In the midst of creating and changing the business plan, here are some things we did to get things moving.
1) Advisory Board. This was both selfish and strategic. As Kathleen and I mused about the people in our lives that would be the most supportive and knowledgeable, we asked them to join our AB. This gave us four more brilliant women to bounce ideas off of and delegate work to. With each one specializing in a different leg of the retail universe, we’ve gotten some great feedback and suggestions from them. Also, instead of two women under 30 asking for business loans, etc., we became a team of six, with a combined 100 years in retail management/ownership, including an MBA.
2) Operational funds. Although you may not need a ton of money, yet, you do need some. We were incredibly lucky and acquired two investors early. Keep reading; I’ll tell you what to do with your money, however much you have to spare.
3) Talk finances early. Not only is it incredibly important to talk money with each other, it’s important to start your relationship with the bank. Go to any commercial lender and ask about small business loans. Banks WANT to loan you money and they want you to be successful. We picked our bank because of the SCORE/SBC classes at SCC and the contacts we met through the program. Meeting with the commercial loans department and understanding their process is instrumental. They’ll explain what the loan process is like, what the options are, and what they’ll need from you. Completing financial statements materializes everyone’s strengths and weaknesses and maps out a course of action. What follows could take as much as a year to navigate, so doing this early saves a lot of time. The more people you have on the note, the more people that must be aligned to form a strong borrowing-team. Open an account that day and drop in whatever cash you have dedicated for the business. This becomes your operational funds.
4) Get a lawyer. This guy knows his stuff and that’s the kinda guy you need! Kathleen and I set up contracts between each other, between ourselves and the investors, certificates of stock/ownership, and filed the business with the state in order to have our Tax ID Number. This number is like a Social Security Number for businesses and allows you to operate, buy wholesale, file taxes, etc. I didn’t understand it at the time, but our lawyer also suggested we set up a Po Box for the business to help create separation between ourselves and the business. But three potential retail spaces later, it was the best $116 (for 6 months) we ever spent. When everything else starts to spin like a tornado, changing address information is the last thing on your mind. He also suggested that we deposit funds into our business account to reflect the ownership of the business partners. All of these small details create distinct separation between you and the business. If there are four people involved with equal share and you can swing $1,000, pitch in $250 each and deposit into the business account. This way, each person has the same amount of “skin in the game” as their value of the shares of the company. The IRS loves that.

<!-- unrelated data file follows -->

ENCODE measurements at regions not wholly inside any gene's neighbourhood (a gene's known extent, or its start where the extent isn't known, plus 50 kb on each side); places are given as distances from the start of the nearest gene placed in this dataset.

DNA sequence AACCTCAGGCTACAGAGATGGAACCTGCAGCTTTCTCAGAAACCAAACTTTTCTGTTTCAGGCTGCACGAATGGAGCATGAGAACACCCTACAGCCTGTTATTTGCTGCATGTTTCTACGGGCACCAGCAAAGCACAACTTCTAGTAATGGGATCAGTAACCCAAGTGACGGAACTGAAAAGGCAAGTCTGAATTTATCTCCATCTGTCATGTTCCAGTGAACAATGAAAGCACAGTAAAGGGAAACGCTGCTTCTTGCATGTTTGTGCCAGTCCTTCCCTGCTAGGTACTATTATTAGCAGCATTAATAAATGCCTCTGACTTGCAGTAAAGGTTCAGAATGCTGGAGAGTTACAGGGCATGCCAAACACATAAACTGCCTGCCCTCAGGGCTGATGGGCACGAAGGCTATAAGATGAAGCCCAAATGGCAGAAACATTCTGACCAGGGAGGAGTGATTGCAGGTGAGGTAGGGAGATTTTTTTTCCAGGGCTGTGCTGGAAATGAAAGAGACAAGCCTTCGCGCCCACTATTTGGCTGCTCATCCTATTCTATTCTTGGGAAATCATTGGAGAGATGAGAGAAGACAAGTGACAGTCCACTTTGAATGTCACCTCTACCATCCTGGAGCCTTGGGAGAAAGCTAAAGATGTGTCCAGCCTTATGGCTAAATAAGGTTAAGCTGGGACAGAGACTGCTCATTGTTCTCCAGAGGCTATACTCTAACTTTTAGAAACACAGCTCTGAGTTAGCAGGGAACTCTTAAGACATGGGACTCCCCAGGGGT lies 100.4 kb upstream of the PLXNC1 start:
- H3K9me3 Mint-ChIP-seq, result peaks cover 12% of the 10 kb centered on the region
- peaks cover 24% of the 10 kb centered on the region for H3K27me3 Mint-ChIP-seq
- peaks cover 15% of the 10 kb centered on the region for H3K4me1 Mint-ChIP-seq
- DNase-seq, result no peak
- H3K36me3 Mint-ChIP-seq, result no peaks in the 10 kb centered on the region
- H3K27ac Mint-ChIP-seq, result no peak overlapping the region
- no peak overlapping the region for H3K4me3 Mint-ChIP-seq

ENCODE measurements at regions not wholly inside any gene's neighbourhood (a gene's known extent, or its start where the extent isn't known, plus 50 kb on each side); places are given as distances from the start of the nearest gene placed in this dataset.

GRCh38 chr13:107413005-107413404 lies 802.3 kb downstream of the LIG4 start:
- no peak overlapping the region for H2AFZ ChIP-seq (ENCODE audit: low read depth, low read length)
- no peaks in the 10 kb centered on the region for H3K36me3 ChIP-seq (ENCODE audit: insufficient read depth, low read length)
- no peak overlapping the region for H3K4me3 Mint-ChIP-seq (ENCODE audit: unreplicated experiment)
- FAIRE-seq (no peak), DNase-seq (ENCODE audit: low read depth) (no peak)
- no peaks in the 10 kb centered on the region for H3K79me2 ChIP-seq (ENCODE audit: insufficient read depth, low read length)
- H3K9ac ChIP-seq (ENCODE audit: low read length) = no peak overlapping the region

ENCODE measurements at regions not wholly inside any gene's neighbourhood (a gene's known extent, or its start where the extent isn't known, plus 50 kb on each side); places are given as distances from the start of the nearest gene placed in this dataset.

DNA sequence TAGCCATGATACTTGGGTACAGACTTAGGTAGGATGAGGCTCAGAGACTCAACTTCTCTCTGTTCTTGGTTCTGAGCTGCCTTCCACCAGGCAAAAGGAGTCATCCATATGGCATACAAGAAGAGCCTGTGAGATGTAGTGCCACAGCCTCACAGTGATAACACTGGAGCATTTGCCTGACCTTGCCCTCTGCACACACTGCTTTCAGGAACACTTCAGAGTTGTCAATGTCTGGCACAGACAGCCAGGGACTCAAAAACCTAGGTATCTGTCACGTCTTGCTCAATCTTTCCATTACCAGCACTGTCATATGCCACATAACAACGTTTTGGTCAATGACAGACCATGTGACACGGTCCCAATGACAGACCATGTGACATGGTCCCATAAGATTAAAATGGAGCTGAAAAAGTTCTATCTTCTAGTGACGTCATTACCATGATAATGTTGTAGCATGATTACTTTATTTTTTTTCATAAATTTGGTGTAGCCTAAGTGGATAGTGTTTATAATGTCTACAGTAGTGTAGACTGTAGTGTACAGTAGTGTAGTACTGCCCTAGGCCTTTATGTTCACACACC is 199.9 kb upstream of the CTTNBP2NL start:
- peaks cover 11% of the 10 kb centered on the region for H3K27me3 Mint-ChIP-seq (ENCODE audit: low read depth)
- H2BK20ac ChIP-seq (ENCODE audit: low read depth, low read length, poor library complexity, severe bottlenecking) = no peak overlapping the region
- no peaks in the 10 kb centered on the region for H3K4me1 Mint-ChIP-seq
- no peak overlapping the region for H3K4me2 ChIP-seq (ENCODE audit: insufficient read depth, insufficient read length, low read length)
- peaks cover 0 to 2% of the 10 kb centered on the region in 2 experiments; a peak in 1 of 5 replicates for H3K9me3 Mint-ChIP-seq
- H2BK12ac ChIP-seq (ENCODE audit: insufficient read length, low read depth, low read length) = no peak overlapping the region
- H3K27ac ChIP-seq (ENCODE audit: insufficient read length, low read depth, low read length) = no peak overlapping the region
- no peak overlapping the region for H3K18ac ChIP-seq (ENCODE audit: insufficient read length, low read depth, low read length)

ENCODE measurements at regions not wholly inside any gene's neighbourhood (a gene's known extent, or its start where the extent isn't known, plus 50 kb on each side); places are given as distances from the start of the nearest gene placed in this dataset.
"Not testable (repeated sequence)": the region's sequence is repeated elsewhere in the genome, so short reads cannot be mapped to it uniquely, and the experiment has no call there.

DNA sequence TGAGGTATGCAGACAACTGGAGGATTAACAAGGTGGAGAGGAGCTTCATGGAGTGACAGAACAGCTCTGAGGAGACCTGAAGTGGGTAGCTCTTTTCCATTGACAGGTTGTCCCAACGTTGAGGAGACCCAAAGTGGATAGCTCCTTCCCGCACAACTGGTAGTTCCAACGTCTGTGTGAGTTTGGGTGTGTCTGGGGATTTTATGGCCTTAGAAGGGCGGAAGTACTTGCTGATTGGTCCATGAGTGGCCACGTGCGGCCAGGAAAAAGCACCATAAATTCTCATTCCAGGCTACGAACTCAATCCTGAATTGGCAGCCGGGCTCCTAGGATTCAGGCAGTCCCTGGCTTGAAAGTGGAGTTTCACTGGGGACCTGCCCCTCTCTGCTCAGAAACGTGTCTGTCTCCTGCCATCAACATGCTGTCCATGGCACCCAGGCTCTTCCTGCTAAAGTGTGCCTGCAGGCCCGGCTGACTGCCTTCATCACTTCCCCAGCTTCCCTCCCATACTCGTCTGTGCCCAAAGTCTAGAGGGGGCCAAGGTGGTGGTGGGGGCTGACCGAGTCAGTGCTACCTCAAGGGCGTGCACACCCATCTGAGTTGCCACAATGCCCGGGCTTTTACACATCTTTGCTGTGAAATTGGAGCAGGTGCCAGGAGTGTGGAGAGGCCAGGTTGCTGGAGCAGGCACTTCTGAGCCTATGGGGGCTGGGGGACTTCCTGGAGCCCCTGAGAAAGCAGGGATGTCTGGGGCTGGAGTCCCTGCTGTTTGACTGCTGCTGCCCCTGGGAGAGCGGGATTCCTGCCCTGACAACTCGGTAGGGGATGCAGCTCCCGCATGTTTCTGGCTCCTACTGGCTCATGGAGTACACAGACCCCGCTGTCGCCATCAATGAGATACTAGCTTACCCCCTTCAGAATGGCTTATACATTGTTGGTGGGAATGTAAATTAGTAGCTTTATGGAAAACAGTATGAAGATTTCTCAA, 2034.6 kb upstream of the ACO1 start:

5) Get a CPA. I met my CPA many years ago as I developed my Mary Kay business. Over that time, I knew (on a small scale) what they liked to see. I met with them to talk about the new project to make sure we were all on the same page. They discussed every business model and the characterizes of each. Between what we learned from our lawyer and the CPA, we chose LLC filing as an S-Corp. Basically, we wanted separation between personal tax returns and the business tax returns. Opening that bank account and operating out of that account streamlines everything for the CPA and validates your operations. This creates clear intention with the IRS. Keeping every invoice/receipt and an organized checkbook register saves hours of time (and money).
7) Get a Realtor. Now, this is when it starts getting real. Opening a business isn’t just about the plan and the money; its cornered in the WHERE. Where will you be successful; where is there adequate parking, ramps, windows? Where can you afford to be? Where does your target audience go? How do they get there and where are they going afterwards? Your realtor has all the answers and is paid only when he or she finds the perfect fit for you, so answering all your prayers is their only desire. They’ll also keep you out of all the trouble you didn’t even know was lurking about as they have the inside line on building history, good or bad landlords, etc. Find one that knows your area and has a true appreciation and understanding of your business.
6) Stay flexible. Using your resources will be like a game of Twister. In one day, you might ask all of them the same question and get a variety of advice and answers. The right answer is whatever works for you. We use our whole professional team like one unit as they all have the same goal, despite their varying expertise.